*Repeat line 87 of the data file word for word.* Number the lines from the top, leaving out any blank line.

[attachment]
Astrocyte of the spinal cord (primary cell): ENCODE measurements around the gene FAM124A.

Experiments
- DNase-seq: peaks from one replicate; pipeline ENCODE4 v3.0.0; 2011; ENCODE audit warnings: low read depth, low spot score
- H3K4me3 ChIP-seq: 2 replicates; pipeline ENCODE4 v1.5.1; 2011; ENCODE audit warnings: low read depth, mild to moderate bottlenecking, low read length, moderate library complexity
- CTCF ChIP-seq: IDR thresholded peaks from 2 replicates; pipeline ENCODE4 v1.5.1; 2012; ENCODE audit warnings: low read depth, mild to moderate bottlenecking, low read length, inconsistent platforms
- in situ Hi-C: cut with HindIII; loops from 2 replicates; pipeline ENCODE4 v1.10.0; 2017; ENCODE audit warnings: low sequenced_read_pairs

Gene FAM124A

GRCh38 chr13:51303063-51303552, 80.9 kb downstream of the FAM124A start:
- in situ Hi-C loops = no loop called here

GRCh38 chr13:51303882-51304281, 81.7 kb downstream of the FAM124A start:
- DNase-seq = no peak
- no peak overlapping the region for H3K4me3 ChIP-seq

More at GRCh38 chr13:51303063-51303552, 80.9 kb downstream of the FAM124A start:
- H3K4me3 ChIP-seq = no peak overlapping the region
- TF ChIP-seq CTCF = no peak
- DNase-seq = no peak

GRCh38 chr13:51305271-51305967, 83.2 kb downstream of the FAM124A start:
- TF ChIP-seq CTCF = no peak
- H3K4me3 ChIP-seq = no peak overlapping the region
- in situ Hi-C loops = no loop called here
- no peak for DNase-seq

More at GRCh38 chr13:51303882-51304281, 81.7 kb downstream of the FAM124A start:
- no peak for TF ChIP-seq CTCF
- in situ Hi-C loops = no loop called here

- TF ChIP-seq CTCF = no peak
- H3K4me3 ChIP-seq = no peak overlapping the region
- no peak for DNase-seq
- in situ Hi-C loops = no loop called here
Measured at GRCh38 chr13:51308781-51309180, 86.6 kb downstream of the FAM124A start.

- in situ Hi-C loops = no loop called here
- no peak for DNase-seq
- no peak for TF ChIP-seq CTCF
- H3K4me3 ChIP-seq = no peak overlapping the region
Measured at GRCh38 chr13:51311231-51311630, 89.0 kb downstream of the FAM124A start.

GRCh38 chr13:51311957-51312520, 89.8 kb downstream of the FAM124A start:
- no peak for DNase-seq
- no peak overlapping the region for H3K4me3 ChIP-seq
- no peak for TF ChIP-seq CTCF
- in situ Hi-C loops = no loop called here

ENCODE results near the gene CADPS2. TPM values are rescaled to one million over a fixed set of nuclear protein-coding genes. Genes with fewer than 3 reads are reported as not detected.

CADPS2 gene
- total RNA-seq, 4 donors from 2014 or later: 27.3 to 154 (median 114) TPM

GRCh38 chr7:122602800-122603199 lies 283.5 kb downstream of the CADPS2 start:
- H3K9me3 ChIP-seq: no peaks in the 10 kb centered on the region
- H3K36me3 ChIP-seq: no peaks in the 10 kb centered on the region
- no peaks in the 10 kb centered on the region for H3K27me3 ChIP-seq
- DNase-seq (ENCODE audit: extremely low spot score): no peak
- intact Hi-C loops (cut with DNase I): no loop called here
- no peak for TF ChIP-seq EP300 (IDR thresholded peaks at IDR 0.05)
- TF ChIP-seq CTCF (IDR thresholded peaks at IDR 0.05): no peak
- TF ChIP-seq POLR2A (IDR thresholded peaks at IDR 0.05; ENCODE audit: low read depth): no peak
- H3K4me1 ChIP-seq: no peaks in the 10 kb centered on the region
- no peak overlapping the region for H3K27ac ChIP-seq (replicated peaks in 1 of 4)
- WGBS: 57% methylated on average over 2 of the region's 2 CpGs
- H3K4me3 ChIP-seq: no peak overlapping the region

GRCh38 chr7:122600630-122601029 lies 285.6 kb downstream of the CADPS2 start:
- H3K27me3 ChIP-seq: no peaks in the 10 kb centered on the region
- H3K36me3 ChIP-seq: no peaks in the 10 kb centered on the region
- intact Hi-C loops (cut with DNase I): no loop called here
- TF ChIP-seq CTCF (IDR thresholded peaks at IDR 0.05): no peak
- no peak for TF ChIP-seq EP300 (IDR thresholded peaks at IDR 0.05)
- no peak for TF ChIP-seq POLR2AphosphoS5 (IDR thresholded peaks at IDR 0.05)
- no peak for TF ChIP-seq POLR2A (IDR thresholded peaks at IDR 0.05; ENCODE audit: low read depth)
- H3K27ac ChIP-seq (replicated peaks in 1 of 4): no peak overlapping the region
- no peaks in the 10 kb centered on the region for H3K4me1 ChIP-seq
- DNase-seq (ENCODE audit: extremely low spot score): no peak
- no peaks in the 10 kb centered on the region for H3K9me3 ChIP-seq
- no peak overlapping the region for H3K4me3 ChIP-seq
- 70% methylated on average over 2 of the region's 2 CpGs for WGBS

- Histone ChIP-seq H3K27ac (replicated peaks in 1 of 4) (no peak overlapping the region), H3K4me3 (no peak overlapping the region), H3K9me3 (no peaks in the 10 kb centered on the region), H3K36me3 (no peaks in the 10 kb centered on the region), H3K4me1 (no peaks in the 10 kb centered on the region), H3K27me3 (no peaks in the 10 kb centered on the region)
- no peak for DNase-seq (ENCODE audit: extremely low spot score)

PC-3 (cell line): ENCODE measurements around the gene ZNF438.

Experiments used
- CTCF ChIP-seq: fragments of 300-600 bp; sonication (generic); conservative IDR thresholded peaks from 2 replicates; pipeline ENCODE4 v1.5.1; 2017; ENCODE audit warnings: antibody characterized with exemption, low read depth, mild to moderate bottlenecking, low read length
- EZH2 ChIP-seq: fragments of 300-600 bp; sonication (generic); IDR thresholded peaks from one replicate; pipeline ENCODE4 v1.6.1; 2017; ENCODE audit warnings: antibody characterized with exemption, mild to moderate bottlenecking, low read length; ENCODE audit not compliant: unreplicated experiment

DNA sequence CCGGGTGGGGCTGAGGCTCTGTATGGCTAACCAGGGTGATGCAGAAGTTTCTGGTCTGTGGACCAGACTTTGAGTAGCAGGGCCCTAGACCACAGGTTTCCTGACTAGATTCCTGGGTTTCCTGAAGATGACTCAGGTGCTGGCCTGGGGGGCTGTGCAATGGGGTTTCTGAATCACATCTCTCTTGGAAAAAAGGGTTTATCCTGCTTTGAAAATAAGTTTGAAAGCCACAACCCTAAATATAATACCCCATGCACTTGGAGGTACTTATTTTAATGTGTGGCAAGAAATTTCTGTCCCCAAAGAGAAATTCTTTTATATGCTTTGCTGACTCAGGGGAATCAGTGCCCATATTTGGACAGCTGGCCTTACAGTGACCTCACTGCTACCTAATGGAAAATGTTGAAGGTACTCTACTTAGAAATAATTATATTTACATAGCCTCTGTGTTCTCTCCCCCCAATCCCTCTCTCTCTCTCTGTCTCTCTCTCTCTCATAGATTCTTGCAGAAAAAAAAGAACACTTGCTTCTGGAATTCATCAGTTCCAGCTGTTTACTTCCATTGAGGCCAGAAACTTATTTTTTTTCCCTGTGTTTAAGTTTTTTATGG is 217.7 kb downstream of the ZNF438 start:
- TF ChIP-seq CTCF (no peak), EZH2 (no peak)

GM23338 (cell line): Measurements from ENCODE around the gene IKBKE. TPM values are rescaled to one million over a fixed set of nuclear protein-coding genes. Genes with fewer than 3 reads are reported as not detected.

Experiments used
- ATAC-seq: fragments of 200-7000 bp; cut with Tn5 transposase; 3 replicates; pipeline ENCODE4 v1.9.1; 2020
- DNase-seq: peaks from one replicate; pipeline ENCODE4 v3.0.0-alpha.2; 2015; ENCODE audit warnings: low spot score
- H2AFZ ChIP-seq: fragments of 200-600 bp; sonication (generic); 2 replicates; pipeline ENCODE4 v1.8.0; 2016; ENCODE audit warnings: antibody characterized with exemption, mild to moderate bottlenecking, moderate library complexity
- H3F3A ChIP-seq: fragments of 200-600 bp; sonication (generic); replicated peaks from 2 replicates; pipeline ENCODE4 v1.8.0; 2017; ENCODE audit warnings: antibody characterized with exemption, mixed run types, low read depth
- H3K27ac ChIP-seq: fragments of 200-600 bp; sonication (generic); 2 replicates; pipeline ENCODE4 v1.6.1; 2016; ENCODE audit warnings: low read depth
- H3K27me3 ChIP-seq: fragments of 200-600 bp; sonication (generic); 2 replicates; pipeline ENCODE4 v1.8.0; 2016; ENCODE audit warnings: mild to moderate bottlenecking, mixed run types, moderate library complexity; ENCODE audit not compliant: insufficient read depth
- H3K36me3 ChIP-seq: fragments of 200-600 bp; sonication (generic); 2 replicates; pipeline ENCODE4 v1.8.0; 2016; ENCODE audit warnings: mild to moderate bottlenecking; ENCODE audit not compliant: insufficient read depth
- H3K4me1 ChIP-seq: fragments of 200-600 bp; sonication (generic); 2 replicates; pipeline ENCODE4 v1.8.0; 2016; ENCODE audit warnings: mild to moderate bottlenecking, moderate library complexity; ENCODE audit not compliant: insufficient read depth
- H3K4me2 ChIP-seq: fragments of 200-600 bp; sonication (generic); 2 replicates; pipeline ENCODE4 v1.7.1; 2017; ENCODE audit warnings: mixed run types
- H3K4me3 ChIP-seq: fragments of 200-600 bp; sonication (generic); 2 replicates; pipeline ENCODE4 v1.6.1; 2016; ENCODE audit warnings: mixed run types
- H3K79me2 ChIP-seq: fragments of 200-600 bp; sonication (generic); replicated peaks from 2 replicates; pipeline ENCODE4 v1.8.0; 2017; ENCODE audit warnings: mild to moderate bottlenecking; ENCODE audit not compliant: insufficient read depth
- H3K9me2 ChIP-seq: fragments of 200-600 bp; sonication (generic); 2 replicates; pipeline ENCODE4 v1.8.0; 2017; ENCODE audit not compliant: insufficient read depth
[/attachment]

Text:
- H3K4me1 ChIP-seq: fragments of 200-600 bp; sonication (generic); 2 replicates; pipeline ENCODE4 v1.8.0; 2016; ENCODE audit warnings: mild to moderate bottlenecking, moderate library complexity; ENCODE audit not compliant: insufficient read depth